ANDREW CHAMBLISS: Look, I can say that this mystery group that we've seen hints of, they have an agenda, and they're going to be carrying it out no matter what it takes. We've seen how they hit the tower that Al and Dwight went up in episode 603, how they introduced the rats that were carrying the bubonic plague. We're now seeing another method of attack here. And I think the thing going forward that everyone's got to worry about is whether or not these attacks are going to get bigger, and even more kind of scary. And this is really what we see driving Virginia in this episode, is just the idea that this group may be a lot closer than they think. They may have actually infiltrated more settlements than Virginia is aware of.
Virginia gets bit and at first June refuses to chop the hand off because Ginny didn't save people when she could, and she says "What I want is to wake up and have my husband back. This is how." Yet then after hearing the sob story about Dakota, June changes her mind. So after laying it out and saying she wants her husband back and you're a terrible evil person, why does June change her mind?
IAN GOLDBERG: June goes on a real journey in the episode in terms of how she sees Virginia. And when we see her at the beginning, she's very much in a place where she is trying to help people, even despite the difficult circumstances she's under. She has the mobile medical unit she's running with Sarah, but even that is extremely difficult. Virginia doesn't let people travel freely, so it's very hard for June to do that. And we see how frustrated she is at the beginning of the episode when she loses the patient that she tries to help.
And so, that on top of knowing that something happened between John and Virginia and her not knowing the exact details of it, but just seeing how destroyed and unlike himself that he is, it leads June to this place where she just sees that there's only so much she can do while she's under Virginia's rule, and there's only so much she can help people. And then what it really builds to in that moment between them when they're trapped in the rubble is realizing that in a way Virginia feels the same way that June does. There's one person that she's really trying to help at the heart of all of this, and that is her sister, Dakota. And she feels like she can't reach her, and it's a very humanizing moment for her, because June feels the same way about John.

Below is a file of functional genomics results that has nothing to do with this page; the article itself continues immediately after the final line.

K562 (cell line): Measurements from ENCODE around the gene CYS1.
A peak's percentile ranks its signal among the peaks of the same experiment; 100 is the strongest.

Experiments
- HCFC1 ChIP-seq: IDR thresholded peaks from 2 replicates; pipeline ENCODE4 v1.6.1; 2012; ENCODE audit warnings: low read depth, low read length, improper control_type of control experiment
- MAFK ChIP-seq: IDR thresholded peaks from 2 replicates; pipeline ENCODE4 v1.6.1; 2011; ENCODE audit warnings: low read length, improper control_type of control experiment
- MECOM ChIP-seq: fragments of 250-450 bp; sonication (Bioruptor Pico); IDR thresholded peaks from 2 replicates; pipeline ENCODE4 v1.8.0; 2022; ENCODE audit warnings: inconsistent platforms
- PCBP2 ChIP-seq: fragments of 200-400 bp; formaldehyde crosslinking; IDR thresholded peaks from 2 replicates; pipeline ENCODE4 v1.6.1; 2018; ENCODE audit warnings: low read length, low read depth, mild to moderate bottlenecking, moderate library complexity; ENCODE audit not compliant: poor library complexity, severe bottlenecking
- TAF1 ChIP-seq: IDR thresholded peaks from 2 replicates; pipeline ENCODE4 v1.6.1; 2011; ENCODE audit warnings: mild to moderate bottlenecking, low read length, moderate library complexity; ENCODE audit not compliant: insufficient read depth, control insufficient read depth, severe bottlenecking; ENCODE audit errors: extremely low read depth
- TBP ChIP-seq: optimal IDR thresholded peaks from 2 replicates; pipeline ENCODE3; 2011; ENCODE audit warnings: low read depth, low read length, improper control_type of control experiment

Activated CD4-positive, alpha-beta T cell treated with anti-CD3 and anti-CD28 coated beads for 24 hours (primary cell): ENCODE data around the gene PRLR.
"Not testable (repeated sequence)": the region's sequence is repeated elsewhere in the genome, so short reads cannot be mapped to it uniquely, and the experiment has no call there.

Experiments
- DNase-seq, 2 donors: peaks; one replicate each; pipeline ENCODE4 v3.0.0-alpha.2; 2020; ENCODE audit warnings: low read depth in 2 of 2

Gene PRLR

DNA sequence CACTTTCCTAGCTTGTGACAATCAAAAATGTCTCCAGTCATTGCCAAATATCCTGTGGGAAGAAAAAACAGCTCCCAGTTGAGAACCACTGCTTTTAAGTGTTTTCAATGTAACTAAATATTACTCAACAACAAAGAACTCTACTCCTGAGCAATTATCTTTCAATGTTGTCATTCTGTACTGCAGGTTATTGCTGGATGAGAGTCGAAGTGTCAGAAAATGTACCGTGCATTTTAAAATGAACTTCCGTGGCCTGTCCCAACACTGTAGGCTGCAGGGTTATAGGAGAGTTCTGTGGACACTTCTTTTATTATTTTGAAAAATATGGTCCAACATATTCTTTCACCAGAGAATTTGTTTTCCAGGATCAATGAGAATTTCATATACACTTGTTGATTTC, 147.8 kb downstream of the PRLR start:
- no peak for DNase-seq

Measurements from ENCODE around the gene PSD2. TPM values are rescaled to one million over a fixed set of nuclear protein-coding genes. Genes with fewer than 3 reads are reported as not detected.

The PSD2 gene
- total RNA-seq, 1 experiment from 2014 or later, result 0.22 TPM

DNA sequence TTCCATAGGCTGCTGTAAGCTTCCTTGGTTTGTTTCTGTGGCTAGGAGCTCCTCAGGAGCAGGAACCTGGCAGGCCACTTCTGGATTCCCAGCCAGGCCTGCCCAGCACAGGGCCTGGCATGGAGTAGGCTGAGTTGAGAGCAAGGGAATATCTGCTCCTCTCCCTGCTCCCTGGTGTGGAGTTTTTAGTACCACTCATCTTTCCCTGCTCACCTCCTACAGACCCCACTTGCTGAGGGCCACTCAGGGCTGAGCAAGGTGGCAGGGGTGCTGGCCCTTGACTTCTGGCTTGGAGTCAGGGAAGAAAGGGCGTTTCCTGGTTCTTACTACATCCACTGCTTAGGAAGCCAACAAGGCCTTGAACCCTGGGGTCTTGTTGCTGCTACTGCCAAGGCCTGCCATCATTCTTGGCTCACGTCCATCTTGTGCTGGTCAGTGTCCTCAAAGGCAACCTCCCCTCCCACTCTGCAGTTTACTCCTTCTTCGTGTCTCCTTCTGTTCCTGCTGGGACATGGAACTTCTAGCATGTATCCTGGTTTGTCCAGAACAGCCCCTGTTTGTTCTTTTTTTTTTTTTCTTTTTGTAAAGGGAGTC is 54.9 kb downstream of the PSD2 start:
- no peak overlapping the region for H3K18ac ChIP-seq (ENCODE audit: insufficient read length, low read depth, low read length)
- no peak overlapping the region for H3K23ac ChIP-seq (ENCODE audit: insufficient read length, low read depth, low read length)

And also, I think the other thing too, is June realizes this is an opportunity where if she saves Virginia, she can actually enact some change and help people, which is why she makes the deal to get the hospital after she does it. And the other thing that opens her eyes is the reality of this other group that's out there, that shows that there is a bigger game going on here for Virginia. She really is trying to help in her own twisted way. There's people that are even more of a threat to them than Virginia herself is, and June sees a path toward an unlikely partnership with Virginia.
So then following up on that, it's not like June is choosing Ginny over John, but is she maybe choosing helping people by having access to a hospital and getting some of those things over John? Is she choosing that over her own love interest?